To Arthur Gloor
Dear Herr Gloor, 29 October 1945
I have glanced through your manuscript and concentrated chiefly on the part where you speak of psychology.
It is not quite clear what you want me to do.
I can only confirm that the use you make of psychological viewpoints is essentially correct in so far as you concern yourself with the personality of the artist.
You judge him, it seems to me, very fairly, also the Romantics in general.
It is another matter when you come to the psychology of art, but your hero seems to have done nothing of boast in this field.
The work of art has its own specific psychology which is sometimes notably different from the psychology of the artist.
Were it not so, the work of art would not be autonomous.
Your opinion that the unconscious is “kept under” by the pursuit of art might be improved on as follows: So long as Christian dogma expressed the essence of the unconscious in well-nigh perfect fashion, the unconscious had no chance to manifest itself except in a purely personalistic and therefore insignificant way.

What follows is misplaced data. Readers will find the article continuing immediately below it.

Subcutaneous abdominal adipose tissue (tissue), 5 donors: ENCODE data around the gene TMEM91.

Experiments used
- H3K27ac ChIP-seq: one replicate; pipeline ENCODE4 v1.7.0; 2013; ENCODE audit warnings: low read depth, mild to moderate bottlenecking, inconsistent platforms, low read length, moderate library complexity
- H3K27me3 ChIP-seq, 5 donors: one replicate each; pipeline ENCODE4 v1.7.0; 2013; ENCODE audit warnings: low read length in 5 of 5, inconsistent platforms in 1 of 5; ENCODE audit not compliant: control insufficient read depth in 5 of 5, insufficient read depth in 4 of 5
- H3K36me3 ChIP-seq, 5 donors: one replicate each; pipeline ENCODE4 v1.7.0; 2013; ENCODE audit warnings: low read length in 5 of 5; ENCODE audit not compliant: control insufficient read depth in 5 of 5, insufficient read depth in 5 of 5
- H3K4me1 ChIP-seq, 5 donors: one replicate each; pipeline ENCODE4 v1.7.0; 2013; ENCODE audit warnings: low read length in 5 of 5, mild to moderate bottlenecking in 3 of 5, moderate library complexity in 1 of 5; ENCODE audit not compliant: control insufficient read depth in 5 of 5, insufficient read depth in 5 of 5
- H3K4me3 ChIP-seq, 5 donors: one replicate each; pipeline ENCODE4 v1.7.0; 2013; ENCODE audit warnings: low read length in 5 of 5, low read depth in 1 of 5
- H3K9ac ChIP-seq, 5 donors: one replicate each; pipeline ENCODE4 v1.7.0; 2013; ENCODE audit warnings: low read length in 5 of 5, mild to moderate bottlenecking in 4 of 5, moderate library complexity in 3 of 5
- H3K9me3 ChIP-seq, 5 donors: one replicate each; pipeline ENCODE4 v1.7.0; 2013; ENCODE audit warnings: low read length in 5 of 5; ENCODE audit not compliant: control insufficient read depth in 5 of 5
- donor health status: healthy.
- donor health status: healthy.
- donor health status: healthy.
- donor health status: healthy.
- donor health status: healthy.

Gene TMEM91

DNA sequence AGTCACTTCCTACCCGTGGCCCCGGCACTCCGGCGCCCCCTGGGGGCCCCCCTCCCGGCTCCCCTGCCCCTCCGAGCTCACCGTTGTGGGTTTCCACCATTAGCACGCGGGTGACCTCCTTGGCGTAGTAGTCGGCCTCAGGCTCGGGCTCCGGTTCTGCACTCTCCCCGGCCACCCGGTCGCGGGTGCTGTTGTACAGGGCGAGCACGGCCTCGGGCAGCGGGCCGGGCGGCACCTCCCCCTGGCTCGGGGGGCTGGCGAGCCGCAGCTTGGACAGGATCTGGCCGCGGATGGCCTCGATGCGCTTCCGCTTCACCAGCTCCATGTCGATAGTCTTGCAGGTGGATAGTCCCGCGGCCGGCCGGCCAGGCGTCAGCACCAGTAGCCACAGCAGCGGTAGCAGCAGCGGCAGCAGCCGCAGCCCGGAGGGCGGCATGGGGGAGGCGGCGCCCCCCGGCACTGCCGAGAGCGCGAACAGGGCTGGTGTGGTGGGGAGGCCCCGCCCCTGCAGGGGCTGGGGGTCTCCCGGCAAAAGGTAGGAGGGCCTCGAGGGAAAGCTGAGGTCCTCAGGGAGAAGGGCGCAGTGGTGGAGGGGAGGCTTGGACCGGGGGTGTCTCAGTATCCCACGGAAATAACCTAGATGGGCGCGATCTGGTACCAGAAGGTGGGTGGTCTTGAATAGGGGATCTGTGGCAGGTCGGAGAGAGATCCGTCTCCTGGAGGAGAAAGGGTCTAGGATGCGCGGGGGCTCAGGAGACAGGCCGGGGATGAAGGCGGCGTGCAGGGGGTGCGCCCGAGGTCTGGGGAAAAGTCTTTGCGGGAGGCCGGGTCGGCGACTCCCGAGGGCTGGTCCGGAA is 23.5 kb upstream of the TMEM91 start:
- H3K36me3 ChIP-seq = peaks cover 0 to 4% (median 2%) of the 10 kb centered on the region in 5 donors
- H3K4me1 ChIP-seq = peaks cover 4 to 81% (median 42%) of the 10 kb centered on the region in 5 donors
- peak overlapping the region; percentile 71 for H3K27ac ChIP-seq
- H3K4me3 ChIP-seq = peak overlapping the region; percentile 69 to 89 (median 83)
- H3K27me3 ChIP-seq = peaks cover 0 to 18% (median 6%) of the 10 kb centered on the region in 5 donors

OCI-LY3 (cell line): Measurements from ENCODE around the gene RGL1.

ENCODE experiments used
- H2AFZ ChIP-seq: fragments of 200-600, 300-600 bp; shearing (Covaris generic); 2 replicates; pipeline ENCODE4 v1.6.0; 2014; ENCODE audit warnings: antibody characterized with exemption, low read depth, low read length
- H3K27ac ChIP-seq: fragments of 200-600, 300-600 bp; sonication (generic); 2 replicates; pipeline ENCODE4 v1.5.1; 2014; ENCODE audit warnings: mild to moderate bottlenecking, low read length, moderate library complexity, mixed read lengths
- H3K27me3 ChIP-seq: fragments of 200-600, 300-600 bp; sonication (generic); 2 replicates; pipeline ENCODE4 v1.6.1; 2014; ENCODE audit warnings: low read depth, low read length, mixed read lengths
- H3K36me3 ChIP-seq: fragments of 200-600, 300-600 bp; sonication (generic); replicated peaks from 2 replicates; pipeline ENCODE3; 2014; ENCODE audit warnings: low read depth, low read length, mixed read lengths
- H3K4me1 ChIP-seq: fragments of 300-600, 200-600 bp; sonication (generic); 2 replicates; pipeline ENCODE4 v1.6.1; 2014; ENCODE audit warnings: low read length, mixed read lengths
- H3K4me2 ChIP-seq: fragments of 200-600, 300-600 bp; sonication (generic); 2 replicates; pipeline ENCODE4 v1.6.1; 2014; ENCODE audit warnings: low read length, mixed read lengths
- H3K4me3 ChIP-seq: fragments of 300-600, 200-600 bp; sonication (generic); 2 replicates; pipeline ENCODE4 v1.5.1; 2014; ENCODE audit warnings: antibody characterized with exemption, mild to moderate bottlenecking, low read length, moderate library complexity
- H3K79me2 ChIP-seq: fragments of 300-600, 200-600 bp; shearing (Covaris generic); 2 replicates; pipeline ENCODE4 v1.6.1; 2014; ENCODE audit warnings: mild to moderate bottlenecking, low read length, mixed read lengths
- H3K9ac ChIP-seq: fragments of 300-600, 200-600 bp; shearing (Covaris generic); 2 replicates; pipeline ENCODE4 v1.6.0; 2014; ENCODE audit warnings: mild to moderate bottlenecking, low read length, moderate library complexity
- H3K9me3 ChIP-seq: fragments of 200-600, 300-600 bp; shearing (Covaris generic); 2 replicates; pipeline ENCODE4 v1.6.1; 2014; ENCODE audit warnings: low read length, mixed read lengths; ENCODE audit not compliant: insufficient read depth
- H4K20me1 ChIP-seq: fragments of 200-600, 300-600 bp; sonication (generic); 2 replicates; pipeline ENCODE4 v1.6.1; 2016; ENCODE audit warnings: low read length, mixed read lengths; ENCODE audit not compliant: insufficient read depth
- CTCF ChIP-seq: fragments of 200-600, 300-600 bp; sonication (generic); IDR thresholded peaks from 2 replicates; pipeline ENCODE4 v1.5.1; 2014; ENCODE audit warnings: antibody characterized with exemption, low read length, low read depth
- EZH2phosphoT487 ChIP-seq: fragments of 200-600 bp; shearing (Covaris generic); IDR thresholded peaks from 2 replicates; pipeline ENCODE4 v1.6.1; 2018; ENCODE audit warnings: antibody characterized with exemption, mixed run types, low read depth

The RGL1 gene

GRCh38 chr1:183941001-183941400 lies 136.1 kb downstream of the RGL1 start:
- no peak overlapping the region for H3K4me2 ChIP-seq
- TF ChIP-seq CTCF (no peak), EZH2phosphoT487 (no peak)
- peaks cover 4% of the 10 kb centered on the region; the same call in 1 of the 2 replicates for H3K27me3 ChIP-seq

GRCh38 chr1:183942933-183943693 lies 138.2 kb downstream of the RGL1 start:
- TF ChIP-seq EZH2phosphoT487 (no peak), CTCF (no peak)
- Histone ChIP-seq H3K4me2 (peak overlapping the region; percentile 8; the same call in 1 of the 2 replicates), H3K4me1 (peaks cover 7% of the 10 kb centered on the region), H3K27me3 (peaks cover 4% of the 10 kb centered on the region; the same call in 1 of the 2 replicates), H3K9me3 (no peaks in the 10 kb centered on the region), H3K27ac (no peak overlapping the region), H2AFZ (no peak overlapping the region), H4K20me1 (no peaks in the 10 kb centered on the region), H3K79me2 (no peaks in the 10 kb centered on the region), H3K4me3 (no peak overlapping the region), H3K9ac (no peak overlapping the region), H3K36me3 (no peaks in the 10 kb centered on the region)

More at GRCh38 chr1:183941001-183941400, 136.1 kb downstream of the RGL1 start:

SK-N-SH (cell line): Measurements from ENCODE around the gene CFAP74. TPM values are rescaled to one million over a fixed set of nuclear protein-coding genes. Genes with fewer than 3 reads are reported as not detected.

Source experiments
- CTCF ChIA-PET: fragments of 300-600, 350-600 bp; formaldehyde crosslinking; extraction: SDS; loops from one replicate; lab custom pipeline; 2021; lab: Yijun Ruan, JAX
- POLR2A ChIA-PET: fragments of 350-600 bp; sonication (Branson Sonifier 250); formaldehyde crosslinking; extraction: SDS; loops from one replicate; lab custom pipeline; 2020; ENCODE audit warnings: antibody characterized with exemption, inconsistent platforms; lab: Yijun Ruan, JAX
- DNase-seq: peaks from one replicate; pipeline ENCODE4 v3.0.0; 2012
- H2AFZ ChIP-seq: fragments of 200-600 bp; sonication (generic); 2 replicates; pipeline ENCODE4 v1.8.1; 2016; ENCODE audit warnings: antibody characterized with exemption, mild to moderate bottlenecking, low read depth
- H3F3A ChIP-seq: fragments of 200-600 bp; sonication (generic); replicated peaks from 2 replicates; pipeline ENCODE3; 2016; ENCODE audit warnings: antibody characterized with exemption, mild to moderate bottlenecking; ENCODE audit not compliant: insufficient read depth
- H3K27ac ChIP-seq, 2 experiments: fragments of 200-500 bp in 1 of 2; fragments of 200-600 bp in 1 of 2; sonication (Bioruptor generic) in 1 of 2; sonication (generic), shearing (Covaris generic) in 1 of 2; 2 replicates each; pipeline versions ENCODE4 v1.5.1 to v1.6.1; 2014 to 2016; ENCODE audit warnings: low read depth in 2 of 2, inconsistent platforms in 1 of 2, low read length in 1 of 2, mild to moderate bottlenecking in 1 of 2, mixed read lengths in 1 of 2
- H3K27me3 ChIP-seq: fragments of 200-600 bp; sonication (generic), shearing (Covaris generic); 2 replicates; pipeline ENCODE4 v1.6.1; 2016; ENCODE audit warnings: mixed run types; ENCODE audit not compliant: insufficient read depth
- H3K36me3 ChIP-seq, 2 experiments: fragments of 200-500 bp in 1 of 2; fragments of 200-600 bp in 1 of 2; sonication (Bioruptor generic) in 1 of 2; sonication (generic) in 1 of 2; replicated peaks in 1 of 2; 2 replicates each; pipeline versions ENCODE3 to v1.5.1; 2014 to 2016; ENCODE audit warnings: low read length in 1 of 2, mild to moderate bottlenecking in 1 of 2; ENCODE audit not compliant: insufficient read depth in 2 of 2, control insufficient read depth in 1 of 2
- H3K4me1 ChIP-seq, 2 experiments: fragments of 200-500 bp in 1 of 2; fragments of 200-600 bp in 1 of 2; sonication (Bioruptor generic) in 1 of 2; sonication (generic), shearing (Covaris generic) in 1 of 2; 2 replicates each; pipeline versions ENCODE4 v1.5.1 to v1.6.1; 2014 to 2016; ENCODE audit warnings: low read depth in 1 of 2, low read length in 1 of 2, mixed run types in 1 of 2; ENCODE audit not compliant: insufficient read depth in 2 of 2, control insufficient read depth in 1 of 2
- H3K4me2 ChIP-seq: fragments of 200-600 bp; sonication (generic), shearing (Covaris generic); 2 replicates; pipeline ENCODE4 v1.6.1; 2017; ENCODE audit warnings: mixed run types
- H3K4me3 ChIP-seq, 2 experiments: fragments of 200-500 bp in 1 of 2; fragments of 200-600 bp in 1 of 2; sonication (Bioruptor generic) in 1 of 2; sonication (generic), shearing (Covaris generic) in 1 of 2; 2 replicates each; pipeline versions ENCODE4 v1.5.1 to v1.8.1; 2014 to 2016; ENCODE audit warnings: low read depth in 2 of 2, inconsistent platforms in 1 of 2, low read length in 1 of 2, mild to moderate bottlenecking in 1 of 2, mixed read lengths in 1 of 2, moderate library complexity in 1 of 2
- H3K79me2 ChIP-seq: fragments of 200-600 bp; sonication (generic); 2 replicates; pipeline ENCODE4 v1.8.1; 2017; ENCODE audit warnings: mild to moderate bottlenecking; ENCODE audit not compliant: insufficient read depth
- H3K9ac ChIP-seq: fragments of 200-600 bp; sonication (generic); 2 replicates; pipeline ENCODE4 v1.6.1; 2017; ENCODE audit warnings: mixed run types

In Romanticism it appeared as a collective phenomenon, but Romanticism is not the first symptom of this slipping of the unconscious out of the well-structured dogmatic forms of the Middle Ages.
Very early on we had Christian mysticism and alchemy with its heterodoxy as manifestations of the unconscious in the grand manner.
It always amuses me when people say they dismiss psychology.
It would never occur to me to dismiss literary studies or aesthetics because they too are concerned with certain aspects of the human psyche, and I can never understand with what justification my colleagues in other professional fields can dismiss psychology out of hand.
I would never dream of putting psychology in the place of aesthetics or the like.
On the other hand it is obvious to every child that the artist has a human psyche whose qualities are at least similar to those of ordinary mortals.
I understand the resistance better in the case of philosophers, since psychology saws off the branch they are sitting on by wickedly robbing them of the illusion that they represent the absolute spirit.
C.G. Jung ~Carl Jung, Letters Vol. 1, Pages 388-389.